Posts Tagged ‘pepper phytophthora blight’

Early Season Pythium and Phytophthora Control in Pepper and Tomato Crops

Thursday, April 19th, 2012

Andy Wyenandt, Specialist in Vegetable Pathology, Rutgers University; wyenandt@aesop.rutgers.edu

With the dry spring we’ve had thus far, it’s easy to forget about Pythium and Phytophthora! The same question always comes up about this time of year when growers begin to start thinking about transplanting their tomato and pepper crops. “What should I do to help prevent Pythium and Phytophthora?”. In years past, the answer was simple, apply mefenoxam (Ridomil Gold SL, Ultra Flourish, 4) or metalaxyl (MetaStar, 4). Problem solved, right? In the past, that answer was right, but with resistance development in Phytophthora (P. capsici) to both mefenoxam and metalaxyl, the correct answer isn’t so simple anymore. It’s important to remember that both chemistries will work very well as long as resistance hasn’t been detected on your farm.

How do you know if you have resistance? The easiest way is to follow efficacy. If the chemistries no longer provide the control they once did, then there is a good chance you have mefenoxam-insensitive Phytophthora populations present on your farm. There are also lab services which test for resistance. Remember, once resistance develops it can linger around for a very long time. Therefore, proper crop rotation and resistance management is critical before resistance has the chance to develop.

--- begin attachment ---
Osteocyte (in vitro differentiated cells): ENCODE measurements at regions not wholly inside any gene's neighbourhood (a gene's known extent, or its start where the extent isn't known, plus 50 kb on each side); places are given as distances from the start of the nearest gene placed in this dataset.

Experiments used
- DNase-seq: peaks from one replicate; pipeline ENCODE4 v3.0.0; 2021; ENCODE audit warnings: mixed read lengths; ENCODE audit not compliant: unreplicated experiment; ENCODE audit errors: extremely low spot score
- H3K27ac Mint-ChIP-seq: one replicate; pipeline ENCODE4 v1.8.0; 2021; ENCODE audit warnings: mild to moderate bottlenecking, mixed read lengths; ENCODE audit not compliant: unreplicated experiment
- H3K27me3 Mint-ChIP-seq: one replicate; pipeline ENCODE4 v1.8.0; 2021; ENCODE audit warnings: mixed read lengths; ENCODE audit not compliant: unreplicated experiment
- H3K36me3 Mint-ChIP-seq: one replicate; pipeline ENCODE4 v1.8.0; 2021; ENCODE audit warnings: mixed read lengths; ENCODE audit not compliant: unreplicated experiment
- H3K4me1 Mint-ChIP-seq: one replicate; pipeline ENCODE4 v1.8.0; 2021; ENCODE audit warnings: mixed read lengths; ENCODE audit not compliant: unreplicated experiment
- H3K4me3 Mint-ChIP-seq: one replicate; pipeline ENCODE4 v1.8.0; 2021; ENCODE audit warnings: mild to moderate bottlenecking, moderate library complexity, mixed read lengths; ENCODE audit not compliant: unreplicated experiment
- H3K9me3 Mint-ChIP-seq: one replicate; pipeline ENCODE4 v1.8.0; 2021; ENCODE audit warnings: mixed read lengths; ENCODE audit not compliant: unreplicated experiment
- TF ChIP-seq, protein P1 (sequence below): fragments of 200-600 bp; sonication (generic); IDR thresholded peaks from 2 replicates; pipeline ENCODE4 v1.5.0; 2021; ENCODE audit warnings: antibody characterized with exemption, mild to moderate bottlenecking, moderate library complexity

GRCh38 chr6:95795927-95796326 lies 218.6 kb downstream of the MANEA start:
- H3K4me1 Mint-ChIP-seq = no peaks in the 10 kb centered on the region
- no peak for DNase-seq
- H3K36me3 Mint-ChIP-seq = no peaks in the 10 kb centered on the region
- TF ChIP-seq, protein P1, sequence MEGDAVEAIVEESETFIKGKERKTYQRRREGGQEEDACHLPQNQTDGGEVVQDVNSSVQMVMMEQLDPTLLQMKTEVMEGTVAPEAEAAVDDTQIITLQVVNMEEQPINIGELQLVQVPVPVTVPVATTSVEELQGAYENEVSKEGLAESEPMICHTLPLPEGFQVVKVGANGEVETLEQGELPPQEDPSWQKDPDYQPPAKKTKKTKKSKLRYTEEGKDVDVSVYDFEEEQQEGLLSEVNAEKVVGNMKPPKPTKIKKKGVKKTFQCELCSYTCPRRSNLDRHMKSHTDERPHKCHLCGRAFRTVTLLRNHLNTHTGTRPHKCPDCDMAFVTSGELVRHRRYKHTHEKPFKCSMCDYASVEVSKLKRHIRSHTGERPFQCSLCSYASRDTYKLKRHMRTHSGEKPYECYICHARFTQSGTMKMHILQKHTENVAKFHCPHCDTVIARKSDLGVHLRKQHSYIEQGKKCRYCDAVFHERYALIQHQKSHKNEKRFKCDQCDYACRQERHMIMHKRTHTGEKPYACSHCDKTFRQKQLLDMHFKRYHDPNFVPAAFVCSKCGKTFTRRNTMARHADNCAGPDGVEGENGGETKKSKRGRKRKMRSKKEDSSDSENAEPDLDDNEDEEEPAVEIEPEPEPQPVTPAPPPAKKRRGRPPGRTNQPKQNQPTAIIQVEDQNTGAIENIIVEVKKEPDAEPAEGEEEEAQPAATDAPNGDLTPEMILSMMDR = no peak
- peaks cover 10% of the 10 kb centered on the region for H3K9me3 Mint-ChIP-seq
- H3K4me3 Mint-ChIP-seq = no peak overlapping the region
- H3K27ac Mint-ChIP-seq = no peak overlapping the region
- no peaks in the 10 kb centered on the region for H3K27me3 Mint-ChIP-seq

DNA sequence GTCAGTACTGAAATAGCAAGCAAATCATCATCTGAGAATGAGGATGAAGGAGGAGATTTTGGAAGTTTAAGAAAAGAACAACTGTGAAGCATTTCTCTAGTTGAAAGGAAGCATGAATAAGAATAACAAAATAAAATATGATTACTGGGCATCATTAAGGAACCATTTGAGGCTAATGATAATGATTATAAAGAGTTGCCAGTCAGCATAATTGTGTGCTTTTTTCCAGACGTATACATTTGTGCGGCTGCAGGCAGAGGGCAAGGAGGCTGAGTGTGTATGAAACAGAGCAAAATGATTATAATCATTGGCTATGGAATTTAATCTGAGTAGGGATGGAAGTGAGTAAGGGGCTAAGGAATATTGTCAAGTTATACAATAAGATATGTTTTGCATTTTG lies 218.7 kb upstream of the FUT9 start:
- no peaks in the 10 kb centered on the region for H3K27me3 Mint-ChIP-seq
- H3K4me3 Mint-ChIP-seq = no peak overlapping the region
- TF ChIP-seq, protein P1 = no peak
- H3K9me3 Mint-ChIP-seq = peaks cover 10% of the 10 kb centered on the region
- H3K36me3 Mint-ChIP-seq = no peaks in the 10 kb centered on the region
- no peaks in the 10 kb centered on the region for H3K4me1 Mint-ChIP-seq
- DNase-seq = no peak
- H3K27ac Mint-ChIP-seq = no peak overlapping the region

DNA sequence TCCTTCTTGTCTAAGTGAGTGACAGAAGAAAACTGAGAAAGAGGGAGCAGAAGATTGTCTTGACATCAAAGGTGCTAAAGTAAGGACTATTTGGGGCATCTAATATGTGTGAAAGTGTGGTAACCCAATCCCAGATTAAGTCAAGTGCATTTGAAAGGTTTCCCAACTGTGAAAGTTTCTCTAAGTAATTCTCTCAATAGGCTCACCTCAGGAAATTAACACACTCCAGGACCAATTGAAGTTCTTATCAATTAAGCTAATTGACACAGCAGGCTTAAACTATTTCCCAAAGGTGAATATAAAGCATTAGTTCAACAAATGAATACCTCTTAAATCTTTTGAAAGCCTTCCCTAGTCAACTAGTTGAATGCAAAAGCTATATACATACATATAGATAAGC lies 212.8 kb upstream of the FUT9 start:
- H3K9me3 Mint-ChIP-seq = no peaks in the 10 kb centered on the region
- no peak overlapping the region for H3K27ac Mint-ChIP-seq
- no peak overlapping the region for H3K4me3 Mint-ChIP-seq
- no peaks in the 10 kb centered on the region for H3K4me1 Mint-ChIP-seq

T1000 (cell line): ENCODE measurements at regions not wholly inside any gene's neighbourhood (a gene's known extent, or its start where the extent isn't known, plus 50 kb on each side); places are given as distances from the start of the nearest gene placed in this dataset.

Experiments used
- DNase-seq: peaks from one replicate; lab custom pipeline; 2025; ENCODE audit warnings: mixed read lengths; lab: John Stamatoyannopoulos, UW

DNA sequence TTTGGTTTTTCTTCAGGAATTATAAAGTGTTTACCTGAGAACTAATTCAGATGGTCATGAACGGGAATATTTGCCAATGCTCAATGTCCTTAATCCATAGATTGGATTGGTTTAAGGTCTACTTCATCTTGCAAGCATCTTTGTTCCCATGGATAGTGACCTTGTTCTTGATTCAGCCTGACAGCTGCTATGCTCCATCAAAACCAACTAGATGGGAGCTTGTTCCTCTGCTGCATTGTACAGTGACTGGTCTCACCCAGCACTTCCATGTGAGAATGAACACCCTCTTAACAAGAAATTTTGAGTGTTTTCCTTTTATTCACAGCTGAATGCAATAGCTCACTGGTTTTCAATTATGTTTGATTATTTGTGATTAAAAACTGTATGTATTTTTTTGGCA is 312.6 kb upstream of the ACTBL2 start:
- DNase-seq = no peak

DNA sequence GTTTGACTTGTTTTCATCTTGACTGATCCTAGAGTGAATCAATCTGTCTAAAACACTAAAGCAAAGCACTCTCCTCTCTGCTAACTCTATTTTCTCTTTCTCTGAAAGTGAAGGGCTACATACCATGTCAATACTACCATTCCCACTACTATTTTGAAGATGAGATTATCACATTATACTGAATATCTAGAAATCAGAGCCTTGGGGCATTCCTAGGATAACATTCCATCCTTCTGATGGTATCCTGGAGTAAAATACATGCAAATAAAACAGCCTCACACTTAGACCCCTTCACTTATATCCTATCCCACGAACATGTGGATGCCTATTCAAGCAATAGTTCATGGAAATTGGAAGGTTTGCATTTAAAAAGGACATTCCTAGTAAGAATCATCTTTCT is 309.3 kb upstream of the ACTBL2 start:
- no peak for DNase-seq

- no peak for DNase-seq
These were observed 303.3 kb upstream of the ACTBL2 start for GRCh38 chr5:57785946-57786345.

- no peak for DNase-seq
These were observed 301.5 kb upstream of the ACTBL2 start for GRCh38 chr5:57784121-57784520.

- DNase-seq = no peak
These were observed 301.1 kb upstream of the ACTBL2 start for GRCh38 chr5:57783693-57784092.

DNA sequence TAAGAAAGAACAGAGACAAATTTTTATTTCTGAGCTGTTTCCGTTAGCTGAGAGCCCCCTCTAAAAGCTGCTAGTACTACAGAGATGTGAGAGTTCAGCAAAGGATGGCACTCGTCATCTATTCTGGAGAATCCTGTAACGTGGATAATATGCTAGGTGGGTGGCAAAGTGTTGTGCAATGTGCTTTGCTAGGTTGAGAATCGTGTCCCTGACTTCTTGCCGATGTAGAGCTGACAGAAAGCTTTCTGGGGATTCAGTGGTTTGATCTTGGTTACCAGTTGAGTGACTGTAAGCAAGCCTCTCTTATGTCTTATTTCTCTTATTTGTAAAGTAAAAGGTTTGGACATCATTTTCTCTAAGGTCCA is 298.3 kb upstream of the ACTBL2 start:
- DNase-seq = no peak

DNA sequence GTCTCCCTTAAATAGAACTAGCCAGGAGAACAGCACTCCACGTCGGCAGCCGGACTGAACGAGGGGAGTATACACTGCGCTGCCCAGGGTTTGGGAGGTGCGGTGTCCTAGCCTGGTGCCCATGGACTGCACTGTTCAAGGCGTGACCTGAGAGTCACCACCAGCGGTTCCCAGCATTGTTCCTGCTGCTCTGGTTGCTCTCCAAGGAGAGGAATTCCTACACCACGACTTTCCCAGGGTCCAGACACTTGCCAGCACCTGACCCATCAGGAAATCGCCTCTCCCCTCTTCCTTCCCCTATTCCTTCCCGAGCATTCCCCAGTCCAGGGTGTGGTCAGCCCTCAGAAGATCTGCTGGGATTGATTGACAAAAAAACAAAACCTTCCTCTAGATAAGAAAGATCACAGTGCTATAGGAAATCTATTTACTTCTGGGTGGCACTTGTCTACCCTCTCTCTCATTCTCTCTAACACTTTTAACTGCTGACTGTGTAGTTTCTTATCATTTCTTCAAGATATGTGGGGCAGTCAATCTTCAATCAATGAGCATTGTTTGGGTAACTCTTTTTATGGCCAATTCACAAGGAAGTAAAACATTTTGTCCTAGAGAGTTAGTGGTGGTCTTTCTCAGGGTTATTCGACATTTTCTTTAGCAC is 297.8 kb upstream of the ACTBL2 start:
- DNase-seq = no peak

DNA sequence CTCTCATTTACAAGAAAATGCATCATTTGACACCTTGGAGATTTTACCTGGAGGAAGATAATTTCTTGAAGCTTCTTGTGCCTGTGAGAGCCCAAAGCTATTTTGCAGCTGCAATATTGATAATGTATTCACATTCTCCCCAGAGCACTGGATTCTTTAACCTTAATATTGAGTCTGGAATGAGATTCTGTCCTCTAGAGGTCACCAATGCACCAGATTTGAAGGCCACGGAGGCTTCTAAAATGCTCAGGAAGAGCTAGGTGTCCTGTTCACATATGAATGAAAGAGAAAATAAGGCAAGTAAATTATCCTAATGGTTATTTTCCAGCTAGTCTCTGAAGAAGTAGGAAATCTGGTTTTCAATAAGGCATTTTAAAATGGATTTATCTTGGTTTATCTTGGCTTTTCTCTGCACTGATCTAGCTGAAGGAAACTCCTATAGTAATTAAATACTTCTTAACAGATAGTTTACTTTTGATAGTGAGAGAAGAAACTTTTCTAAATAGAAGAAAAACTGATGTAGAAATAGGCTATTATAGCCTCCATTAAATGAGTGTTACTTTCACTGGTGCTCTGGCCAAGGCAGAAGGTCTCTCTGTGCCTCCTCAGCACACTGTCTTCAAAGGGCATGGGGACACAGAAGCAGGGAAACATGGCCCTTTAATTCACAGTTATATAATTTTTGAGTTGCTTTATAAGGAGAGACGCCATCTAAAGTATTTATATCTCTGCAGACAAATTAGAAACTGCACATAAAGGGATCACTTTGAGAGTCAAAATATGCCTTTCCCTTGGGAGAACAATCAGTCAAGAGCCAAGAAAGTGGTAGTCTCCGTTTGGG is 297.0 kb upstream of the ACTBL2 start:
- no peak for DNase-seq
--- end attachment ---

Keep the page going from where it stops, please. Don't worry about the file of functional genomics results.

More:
Our options for pre-transplant applications include a Ranman (cyazofamid, 21) drench one week before transplanting for Pythium in tomatoes as well as Previcur Flex (propamocarb HCL, 28) for the suppression of Pythium and Phytopthora in tomatoes and peppers. Phosphite fungicides, such as ProPhyt and K-Phite (FRAC code 33) can also be applied as a pre-transplant drench in the greenhouse. Additionally, there are a number of biologicals such as Trichoderma, Streptomyces, and Bacillus products which can also be used in the greenhouse to help suppress soil-borne pathogens. Remember, the biologicals need to be applied without conventional fungicides.